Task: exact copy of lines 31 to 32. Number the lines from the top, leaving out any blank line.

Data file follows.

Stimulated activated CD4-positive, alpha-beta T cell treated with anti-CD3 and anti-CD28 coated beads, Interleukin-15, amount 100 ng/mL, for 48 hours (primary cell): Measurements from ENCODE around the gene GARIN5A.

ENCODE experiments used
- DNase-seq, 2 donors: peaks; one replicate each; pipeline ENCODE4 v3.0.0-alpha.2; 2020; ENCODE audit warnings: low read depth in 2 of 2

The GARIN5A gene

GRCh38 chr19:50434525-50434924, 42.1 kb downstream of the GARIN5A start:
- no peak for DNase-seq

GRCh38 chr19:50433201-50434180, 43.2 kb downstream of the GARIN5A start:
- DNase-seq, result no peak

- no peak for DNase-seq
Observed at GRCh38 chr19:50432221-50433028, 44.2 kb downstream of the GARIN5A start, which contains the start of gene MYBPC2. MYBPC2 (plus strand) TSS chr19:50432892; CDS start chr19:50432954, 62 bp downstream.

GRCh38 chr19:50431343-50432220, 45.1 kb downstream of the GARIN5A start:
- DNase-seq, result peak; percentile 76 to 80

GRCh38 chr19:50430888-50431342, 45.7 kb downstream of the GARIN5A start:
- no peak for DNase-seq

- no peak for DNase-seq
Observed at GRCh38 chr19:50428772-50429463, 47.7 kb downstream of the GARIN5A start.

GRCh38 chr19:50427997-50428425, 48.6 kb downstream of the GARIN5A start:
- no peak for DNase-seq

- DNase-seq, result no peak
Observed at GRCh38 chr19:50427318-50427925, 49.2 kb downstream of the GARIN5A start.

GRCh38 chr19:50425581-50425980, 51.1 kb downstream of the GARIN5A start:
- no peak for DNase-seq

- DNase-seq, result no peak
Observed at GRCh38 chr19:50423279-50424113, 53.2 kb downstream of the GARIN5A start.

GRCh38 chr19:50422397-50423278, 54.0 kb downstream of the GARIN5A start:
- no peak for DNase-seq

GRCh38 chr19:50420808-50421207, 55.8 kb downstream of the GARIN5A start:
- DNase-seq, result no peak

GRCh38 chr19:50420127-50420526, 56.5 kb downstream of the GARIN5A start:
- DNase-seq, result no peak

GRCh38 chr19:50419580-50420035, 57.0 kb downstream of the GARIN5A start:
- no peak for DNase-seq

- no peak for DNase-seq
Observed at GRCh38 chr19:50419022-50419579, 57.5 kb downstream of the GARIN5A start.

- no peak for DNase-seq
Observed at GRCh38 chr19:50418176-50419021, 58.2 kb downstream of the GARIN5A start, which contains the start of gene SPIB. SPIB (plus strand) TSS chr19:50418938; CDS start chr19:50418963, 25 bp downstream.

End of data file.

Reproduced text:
GRCh38 chr19:50419580-50420035, 57.0 kb downstream of the GARIN5A start:
- no peak for DNase-seq